Rocket Internet, the Berlin-based start-up incubator, shocked investors by reporting a half-year loss of well over half a billion euros in an email sent at eight minutes after midnight on Thursday.
Originally, the company had expected to present its results on September 22 for the half year. But with its loss of €617 million, or $689 million, for January to June this year, the company had to warn investors with a mandatory filing.
The shares fell as much as 12.2 percent on Friday and were down 7.6 percent at €17.42 at 5:15 p.m., giving a market value of around €2.7 billion. When the company, founded by three German brothers, listed in Frankfurt in 2014 it sold shares for €42.50 a piece and Rocket was valued at €6.5 billion.
Earnings were hit by write-downs of €383 million on its Global Fashion Group, a collection of clones of its European online fashion retailer Zalando, running online stores around the world, including Dubai, Russia and South East Asia. Rocket also had to write down the value of some other assets but it did not specify these costs.
In Germany, Rocket is best known for Zalando, which was created as a startup in 2008 and listed in October 2014. Since then, it has supplanted Metro as Germany’s biggest online retailer, worth more than €9 billion. The company’s success stems in part from its use of digital solutions, such as apps for mobile devices.
But Global Fashion Group is struggling. It is made up of a set of unmerged and unprofitable online fashion businesses, spanning Dafiti in Latin America, Lamoda in Russia and former Soviet states, and Damshi in the Middle East. Further holdings include Australia’s The Iconic, India’s Jabong and South East Asia’s Zalora.
Zalando created the cluster ahead of going public, aiming to structure its extensive holding in e-commerce businesses.
But in April this year, Rocket and GFG’s other key investor, the Swedish Kinnevik group, announced a €300-million financing boost which was completed in July. At the time, the company was revalued at $1 billion, a cool $2 billion less than previously.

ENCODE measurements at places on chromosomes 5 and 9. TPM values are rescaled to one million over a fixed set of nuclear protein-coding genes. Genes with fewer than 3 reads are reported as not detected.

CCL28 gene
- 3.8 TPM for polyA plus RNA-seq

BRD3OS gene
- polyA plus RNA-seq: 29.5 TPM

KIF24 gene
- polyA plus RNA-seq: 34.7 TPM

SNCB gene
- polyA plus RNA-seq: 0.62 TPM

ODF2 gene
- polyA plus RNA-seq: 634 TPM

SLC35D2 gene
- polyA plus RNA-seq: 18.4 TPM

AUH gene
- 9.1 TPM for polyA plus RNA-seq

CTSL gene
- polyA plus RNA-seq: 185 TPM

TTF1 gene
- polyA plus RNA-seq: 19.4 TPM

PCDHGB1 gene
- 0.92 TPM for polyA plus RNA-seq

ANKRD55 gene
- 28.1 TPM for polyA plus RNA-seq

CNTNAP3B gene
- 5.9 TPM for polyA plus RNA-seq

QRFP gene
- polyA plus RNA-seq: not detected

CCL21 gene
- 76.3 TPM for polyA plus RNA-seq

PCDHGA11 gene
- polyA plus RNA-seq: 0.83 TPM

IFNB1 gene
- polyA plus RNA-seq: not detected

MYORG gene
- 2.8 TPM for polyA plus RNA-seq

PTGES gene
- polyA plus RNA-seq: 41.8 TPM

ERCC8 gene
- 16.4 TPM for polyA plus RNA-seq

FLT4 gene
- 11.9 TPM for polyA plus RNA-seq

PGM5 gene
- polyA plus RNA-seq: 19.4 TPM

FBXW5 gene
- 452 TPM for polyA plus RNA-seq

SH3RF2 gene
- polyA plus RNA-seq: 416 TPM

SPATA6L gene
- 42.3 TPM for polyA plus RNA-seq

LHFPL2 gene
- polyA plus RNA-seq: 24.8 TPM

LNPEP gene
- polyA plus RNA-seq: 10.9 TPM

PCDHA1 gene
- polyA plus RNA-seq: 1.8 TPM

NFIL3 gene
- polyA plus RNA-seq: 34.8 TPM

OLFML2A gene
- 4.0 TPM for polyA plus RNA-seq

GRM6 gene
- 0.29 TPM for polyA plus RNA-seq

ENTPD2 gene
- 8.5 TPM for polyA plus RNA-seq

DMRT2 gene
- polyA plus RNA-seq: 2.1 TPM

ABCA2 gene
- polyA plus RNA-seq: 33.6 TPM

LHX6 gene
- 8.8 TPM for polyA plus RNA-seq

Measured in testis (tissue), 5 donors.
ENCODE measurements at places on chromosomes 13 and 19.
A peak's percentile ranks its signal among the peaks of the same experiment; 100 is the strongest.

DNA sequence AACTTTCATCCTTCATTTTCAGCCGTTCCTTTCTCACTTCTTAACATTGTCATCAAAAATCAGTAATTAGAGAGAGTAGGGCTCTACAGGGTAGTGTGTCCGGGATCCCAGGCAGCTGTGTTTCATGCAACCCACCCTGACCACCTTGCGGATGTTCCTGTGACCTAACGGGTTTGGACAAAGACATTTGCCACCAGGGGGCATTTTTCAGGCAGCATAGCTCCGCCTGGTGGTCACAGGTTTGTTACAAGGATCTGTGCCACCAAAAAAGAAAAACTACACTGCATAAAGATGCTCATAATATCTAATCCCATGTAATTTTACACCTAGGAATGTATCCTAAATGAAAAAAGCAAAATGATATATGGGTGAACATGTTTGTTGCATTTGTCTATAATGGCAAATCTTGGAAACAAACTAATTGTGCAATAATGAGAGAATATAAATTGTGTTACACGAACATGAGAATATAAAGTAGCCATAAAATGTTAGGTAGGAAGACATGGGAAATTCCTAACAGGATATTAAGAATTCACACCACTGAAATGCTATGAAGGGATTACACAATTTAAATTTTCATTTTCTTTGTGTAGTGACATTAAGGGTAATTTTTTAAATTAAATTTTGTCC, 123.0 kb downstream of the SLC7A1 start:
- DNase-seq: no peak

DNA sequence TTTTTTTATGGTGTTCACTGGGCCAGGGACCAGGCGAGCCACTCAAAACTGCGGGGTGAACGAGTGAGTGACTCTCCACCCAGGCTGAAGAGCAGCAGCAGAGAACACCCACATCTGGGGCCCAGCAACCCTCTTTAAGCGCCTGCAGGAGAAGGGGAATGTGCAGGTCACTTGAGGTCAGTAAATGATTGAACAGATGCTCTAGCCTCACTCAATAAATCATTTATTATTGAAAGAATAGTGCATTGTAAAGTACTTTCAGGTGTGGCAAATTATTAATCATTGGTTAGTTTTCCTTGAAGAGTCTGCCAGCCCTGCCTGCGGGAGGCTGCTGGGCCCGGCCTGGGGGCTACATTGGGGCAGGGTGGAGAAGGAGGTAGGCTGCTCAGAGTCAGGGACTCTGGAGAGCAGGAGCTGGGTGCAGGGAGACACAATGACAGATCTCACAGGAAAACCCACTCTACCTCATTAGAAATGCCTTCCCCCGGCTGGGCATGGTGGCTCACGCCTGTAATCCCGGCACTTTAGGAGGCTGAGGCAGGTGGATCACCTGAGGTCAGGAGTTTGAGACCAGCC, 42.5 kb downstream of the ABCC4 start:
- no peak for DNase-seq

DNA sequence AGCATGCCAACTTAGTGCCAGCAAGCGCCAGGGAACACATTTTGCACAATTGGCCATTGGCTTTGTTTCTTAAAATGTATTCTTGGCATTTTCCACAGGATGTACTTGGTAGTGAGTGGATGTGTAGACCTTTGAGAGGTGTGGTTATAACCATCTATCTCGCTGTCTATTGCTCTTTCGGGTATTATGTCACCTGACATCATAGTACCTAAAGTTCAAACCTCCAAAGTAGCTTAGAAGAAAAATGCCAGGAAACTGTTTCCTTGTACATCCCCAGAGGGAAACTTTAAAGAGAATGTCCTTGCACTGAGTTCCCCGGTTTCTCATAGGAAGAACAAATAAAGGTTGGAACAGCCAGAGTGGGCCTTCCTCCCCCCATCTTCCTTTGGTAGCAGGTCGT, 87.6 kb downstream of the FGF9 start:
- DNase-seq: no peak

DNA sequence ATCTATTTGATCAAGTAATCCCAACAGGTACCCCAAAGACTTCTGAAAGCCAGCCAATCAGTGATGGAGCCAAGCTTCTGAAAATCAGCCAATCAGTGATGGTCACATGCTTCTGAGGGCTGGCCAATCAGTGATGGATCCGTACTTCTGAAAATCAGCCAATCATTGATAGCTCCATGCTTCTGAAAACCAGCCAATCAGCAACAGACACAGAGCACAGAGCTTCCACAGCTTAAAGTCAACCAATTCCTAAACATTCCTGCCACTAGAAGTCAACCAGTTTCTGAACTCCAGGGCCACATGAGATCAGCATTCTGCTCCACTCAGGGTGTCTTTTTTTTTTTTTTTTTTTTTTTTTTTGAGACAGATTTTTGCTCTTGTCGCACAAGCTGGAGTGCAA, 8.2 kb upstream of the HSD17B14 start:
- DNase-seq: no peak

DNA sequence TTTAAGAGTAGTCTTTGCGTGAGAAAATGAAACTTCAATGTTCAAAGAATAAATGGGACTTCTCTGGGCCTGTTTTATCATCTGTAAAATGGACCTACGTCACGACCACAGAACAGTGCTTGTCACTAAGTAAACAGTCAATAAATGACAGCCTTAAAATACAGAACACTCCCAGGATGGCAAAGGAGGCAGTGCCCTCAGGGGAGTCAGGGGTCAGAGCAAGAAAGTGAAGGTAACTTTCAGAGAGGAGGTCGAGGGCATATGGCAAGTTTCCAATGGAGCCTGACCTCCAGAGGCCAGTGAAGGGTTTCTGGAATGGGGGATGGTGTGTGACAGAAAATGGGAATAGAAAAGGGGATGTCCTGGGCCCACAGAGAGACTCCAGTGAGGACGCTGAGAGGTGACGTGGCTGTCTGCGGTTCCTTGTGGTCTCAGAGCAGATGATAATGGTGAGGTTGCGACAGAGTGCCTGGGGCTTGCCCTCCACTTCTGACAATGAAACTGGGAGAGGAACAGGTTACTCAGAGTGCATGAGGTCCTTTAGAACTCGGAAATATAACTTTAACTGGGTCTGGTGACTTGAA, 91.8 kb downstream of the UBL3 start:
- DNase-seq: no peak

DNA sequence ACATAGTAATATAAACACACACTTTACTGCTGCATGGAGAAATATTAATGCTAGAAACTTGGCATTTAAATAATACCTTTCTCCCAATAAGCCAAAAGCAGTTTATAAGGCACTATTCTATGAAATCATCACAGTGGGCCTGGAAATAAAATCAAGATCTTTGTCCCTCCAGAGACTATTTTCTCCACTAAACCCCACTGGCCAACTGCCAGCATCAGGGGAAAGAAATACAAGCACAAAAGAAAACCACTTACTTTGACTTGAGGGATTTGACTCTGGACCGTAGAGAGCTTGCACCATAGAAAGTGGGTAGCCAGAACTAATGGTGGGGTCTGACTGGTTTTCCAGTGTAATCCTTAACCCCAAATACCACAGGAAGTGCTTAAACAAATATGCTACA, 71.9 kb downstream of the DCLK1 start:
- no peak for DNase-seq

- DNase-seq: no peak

In the first quarter of the year, the fashion group’s revenues rose by 25.7 percent but with every euro the business earned in sales, it lost 23.4 cents.
The trouble is that the clothing business is highly capital-intensive. For an online store to make profits, it needs a lot of customers, and for this, the marketing investments are high. In India, GFG faced multiple competitors, making the necessary marketing efforts costly. In July, it decided to sell its Indian venture Jabong, likely for less than the sum of its investments.
It is smoother sailing in other markets. In the Middle East, where the competitive landscape is less threatening, Namshi was almost profitable in the first quarter of the year. In wealthier regions, people are more willing to buy expensive clothes which boosts margins.
Nonetheless, insiders are upbeat and say the new managers, Romain Voog and Nils Chrestin, have a firmer grip of processes. Communications have improved between the different firms and procurement is bundled. The stores have also raised their proportion of own-brand items: anything the online stores make, rather than buy, helps margins.
But it remains unclear how the competition will develop and, beyond the clothing business, what other write-downs Rocket had to take. The company will present its report on September 22, when more details will be available about its operative business, though this is all going according to plan, says finance chief Peter Kimpel.
Miriam Schröder writes about startups for Handelsblatt. To contact the author: [email protected]